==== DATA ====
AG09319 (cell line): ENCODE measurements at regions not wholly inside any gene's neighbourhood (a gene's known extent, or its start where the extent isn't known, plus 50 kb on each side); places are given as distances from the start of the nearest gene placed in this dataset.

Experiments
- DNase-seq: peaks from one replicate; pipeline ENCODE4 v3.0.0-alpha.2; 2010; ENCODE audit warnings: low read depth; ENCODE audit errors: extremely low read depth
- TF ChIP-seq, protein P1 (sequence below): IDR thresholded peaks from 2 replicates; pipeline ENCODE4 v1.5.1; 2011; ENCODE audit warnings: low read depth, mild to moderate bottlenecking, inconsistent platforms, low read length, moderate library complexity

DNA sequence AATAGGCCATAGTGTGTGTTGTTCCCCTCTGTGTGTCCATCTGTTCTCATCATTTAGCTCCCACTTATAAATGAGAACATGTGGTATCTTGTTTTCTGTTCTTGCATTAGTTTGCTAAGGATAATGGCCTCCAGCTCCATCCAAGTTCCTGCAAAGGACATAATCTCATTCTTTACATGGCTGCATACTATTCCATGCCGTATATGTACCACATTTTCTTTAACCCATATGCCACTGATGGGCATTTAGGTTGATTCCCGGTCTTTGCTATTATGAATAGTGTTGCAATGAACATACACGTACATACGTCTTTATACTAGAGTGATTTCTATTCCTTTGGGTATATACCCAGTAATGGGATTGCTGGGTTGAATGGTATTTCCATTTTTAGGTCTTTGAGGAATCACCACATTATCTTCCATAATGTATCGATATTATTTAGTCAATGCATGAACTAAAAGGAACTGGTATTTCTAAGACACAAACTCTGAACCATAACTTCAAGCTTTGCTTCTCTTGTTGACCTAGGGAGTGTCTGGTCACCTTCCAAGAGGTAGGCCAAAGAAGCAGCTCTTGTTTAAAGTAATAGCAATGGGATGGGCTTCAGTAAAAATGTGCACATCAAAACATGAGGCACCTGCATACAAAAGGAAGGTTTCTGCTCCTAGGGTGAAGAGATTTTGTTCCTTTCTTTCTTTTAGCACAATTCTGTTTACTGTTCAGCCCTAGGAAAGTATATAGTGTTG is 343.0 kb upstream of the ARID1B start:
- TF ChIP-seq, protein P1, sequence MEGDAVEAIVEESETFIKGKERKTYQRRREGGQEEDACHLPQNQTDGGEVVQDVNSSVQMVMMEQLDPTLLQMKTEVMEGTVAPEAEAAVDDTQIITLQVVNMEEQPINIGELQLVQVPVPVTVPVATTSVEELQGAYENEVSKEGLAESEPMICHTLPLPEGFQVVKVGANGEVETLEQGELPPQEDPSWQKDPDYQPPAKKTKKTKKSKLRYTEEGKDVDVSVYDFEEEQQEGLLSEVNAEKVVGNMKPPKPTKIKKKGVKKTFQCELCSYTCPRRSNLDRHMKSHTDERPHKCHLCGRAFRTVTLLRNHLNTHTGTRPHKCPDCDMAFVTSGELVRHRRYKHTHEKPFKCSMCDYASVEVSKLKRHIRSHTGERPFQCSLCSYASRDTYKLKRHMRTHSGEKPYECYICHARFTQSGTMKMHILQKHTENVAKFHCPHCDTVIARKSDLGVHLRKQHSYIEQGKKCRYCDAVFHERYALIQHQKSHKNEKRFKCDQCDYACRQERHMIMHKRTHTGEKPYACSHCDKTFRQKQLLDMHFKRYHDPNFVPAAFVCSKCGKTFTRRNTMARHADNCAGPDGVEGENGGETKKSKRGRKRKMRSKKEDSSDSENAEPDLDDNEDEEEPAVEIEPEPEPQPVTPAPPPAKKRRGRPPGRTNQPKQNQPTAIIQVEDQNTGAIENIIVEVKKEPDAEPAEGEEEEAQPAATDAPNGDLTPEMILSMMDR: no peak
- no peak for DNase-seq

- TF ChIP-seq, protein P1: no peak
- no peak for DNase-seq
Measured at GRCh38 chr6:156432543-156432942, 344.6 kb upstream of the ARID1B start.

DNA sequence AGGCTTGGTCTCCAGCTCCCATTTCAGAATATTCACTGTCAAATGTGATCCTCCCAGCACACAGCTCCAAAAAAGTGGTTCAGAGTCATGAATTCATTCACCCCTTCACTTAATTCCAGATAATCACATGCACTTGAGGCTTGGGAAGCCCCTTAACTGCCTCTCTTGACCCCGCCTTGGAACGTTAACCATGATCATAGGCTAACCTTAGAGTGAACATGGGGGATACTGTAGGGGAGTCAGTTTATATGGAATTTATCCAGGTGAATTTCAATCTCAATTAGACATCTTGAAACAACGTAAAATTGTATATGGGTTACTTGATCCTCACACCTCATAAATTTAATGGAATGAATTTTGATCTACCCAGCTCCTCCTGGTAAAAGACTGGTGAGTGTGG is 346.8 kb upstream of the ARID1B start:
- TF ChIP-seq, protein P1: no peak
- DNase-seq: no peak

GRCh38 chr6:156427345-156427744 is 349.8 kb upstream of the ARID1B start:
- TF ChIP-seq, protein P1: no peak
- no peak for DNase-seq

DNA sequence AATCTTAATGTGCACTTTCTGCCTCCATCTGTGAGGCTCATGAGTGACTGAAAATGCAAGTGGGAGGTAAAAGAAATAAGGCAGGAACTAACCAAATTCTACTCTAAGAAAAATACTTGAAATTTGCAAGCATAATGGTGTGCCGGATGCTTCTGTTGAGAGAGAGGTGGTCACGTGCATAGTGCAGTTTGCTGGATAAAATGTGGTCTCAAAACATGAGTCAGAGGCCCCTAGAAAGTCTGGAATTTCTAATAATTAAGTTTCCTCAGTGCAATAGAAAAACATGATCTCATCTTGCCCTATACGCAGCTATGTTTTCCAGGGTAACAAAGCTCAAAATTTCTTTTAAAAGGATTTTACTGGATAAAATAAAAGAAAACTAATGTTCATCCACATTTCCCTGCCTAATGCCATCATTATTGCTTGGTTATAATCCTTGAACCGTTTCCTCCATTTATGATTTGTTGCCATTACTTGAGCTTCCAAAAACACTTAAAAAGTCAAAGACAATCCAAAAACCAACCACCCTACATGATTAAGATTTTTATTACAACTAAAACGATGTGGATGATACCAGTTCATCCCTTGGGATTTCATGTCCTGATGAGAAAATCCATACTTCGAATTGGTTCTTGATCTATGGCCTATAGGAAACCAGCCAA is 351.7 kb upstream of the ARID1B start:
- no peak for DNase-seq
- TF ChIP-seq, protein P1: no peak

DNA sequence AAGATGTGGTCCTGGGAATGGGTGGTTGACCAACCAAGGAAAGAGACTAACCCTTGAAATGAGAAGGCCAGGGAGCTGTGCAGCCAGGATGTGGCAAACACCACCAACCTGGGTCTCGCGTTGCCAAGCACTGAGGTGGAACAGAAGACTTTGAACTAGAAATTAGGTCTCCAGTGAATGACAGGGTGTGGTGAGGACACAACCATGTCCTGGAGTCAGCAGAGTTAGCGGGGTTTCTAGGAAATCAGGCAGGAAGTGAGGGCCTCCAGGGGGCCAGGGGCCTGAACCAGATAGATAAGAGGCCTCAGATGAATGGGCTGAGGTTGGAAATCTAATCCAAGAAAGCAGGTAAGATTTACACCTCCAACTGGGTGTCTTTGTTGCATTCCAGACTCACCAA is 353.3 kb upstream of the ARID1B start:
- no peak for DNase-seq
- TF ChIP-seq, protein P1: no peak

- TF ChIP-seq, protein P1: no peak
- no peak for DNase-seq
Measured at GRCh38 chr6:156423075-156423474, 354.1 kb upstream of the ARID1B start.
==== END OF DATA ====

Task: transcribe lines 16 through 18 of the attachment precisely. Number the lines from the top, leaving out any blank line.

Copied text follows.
- no peak for DNase-seq

DNA sequence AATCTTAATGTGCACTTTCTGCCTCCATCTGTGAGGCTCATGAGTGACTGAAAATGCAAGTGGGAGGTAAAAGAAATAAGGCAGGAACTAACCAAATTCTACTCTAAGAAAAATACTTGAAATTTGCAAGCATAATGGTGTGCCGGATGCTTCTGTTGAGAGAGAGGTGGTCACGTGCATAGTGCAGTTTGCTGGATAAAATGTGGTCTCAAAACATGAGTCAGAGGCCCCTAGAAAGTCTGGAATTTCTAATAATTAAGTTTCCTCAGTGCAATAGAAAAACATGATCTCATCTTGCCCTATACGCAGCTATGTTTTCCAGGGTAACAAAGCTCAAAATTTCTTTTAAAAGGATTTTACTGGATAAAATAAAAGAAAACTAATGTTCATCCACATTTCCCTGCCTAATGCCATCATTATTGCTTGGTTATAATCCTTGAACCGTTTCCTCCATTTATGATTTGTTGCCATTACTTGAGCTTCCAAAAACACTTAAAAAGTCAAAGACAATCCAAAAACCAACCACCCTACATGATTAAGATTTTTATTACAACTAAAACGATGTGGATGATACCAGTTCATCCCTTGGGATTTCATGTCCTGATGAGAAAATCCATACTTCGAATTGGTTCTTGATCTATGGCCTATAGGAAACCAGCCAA is 351.7 kb upstream of the ARID1B start:
- no peak for DNase-seq